abstention by district court in dispute involving
father's visitation rights). Disputes regarding child
custody and visitation are domestic relations matters
traditionally within the domain of the state courts, and it
is appropriate for federal district courts to abstain from
hearing such cases, especially when there are ongoing state
judicial proceedings. Coats, 819 F.2d at 237. In
this case, it is unclear whether the state judicial
proceedings are ongoing or concluded; however, if they are
ongoing, plaintiff has an adequate opportunity to raise his
constitutional claims in the state courts.
state court proceedings are no longer ongoing, but have
resolved adversely to plaintiff, there is still no federal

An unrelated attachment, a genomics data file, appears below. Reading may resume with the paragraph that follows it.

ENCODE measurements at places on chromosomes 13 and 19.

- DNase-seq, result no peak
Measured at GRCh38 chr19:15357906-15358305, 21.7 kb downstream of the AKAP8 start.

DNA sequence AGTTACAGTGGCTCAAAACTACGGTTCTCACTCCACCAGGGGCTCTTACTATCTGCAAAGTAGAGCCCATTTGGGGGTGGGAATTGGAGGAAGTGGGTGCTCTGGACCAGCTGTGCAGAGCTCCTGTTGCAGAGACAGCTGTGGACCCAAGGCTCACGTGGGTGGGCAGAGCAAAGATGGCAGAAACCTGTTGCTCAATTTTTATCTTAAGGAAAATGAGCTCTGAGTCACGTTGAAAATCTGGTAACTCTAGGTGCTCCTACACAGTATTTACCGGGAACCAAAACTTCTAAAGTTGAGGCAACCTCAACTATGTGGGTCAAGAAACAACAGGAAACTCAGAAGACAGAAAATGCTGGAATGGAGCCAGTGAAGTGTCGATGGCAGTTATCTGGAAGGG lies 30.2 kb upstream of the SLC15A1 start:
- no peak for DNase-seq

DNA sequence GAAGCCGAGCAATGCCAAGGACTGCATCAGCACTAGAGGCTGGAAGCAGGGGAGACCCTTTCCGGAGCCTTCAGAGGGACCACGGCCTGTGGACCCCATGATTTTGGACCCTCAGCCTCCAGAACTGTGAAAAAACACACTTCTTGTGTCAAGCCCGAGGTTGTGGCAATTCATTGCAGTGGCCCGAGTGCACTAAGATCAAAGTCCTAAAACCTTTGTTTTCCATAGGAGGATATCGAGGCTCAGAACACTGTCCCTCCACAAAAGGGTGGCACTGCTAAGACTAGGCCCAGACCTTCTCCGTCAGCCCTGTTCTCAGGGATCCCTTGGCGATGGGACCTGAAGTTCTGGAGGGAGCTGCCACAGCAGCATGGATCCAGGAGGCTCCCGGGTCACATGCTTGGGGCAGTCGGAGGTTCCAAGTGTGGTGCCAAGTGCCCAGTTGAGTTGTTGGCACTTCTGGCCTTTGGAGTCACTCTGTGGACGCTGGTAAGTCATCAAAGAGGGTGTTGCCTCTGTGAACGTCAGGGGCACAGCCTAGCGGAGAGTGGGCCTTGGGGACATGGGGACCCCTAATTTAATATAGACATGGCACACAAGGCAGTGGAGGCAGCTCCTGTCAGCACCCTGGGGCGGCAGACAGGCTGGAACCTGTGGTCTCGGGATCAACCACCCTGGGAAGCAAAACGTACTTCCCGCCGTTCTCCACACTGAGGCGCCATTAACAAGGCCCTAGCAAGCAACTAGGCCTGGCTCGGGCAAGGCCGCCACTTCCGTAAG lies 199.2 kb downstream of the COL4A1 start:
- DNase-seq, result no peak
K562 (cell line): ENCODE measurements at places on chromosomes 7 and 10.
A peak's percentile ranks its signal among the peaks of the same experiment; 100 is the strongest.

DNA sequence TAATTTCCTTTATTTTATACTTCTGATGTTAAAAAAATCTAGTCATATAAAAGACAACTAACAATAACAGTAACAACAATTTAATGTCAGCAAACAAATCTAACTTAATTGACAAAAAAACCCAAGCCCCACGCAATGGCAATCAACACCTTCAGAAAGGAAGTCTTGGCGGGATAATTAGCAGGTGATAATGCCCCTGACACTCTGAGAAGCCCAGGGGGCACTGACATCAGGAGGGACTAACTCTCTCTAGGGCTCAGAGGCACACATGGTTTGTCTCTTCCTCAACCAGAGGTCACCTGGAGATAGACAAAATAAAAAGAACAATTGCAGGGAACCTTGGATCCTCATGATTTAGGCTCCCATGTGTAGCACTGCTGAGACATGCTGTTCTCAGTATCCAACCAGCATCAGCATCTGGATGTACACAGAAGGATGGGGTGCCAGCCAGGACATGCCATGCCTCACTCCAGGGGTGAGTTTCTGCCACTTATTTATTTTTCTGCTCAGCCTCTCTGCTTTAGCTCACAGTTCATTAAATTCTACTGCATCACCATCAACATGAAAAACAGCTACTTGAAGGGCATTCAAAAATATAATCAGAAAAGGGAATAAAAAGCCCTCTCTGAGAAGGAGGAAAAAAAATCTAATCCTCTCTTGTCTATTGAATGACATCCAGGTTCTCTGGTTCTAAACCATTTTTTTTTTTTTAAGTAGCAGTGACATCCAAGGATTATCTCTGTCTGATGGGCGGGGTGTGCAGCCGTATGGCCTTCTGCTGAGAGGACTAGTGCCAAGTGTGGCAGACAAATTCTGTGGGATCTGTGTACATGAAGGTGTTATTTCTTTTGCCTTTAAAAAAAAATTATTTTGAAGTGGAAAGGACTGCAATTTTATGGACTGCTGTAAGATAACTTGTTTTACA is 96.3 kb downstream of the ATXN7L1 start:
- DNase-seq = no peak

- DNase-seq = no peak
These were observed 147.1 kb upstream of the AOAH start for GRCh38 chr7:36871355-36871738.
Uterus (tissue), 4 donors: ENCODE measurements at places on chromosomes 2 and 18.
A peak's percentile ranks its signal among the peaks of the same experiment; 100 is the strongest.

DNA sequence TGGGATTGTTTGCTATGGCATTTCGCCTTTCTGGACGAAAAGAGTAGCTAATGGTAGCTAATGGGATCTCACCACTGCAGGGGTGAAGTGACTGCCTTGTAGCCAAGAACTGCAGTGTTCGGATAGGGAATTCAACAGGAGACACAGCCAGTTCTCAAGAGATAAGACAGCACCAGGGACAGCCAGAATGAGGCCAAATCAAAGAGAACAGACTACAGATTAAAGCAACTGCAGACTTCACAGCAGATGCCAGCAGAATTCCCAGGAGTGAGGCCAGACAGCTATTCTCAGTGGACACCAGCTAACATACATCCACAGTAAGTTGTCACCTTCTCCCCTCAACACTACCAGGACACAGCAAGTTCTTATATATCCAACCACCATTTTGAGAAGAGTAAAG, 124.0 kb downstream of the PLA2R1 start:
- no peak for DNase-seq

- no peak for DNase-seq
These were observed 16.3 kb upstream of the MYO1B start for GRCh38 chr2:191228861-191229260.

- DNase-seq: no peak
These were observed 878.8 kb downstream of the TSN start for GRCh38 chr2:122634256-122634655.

jurisdiction which would permit this court to interfere with
any orders issued by state court related to custody of
plaintiff's children. Plaintiff's allegations of
errors in the state court are barred by the
Rooker-Feldman doctrine because they expressly
entail review of a state court's prior judgment.
federal district court does not have jurisdiction to review
legal errors in state court decisions. Dist. of Columbia
Court of Appeals v. Feldman, 460 U.S. 462, 476, 103
S.Ct. 1303, 1311-1312, 75 L.Ed.2d 206 (1983); Rooker v.
Fidelity Trust Co., 263 U.S. 413, 415, 44 S.Ct. 149,
150, 68 L.Ed. 362 (1923). This doctrine has not aged well
with time. In recently advocating the abolishment of a
doctrine not at issue here, Justice Stevens characterized the
lack of vitality in Rooker-Feldman:
Rather than preserving whatever vitality that the
"exception" has retained as a result of the
Markham dicta, I would provide the creature with a
decent burial in a grave adjacent to the resting place of the
Rooker-Feldman doctrine. See Lance v.
Dennis, 546 U.S. 459, __, 126 S.Ct. ...